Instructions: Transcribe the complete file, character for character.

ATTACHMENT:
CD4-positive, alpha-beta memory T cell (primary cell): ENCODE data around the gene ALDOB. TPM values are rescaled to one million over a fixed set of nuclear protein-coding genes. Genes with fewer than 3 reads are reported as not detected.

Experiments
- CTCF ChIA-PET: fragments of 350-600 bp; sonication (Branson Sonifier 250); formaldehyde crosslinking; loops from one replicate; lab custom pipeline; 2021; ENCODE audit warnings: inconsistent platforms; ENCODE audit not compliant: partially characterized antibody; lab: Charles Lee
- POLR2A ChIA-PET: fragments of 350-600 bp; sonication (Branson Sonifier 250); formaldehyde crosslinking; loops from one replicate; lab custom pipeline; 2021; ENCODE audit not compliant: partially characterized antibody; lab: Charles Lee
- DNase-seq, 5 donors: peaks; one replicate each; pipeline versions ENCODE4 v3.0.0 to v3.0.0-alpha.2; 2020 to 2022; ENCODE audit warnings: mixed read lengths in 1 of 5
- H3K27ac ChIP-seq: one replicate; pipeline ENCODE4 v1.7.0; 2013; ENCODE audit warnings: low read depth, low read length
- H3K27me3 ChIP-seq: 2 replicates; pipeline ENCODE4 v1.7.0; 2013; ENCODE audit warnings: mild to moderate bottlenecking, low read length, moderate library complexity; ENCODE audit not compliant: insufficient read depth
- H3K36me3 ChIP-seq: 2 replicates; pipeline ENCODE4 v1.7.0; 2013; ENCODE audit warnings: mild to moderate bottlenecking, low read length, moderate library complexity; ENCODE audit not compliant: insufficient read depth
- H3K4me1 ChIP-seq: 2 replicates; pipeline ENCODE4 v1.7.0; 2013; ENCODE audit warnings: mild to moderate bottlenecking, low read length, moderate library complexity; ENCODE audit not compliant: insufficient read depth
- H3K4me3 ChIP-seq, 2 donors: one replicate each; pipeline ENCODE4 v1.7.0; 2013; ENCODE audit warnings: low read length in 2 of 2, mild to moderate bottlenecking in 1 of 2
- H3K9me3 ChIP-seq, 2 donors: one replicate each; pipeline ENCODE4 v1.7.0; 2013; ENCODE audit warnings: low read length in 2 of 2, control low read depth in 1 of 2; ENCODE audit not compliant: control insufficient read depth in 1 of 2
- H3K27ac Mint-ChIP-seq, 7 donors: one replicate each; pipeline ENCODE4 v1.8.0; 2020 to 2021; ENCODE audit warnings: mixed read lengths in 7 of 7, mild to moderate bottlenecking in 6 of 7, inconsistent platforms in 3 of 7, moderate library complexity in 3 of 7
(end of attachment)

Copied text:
CD4-positive, alpha-beta memory T cell (primary cell): ENCODE data around the gene ALDOB. TPM values are rescaled to one million over a fixed set of nuclear protein-coding genes. Genes with fewer than 3 reads are reported as not detected.

Experiments
- CTCF ChIA-PET: fragments of 350-600 bp; sonication (Branson Sonifier 250); formaldehyde crosslinking; loops from one replicate; lab custom pipeline; 2021; ENCODE audit warnings: inconsistent platforms; ENCODE audit not compliant: partially characterized antibody; lab: Charles Lee
- POLR2A ChIA-PET: fragments of 350-600 bp; sonication (Branson Sonifier 250); formaldehyde crosslinking; loops from one replicate; lab custom pipeline; 2021; ENCODE audit not compliant: partially characterized antibody; lab: Charles Lee
- DNase-seq, 5 donors: peaks; one replicate each; pipeline versions ENCODE4 v3.0.0 to v3.0.0-alpha.2; 2020 to 2022; ENCODE audit warnings: mixed read lengths in 1 of 5
- H3K27ac ChIP-seq: one replicate; pipeline ENCODE4 v1.7.0; 2013; ENCODE audit warnings: low read depth, low read length
- H3K27me3 ChIP-seq: 2 replicates; pipeline ENCODE4 v1.7.0; 2013; ENCODE audit warnings: mild to moderate bottlenecking, low read length, moderate library complexity; ENCODE audit not compliant: insufficient read depth
- H3K36me3 ChIP-seq: 2 replicates; pipeline ENCODE4 v1.7.0; 2013; ENCODE audit warnings: mild to moderate bottlenecking, low read length, moderate library complexity; ENCODE audit not compliant: insufficient read depth
- H3K4me1 ChIP-seq: 2 replicates; pipeline ENCODE4 v1.7.0; 2013; ENCODE audit warnings: mild to moderate bottlenecking, low read length, moderate library complexity; ENCODE audit not compliant: insufficient read depth
- H3K4me3 ChIP-seq, 2 donors: one replicate each; pipeline ENCODE4 v1.7.0; 2013; ENCODE audit warnings: low read length in 2 of 2, mild to moderate bottlenecking in 1 of 2
- H3K9me3 ChIP-seq, 2 donors: one replicate each; pipeline ENCODE4 v1.7.0; 2013; ENCODE audit warnings: low read length in 2 of 2, control low read depth in 1 of 2; ENCODE audit not compliant: control insufficient read depth in 1 of 2
- H3K27ac Mint-ChIP-seq, 7 donors: one replicate each; pipeline ENCODE4 v1.8.0; 2020 to 2021; ENCODE audit warnings: mixed read lengths in 7 of 7, mild to moderate bottlenecking in 6 of 7, inconsistent platforms in 3 of 7, moderate library complexity in 3 of 7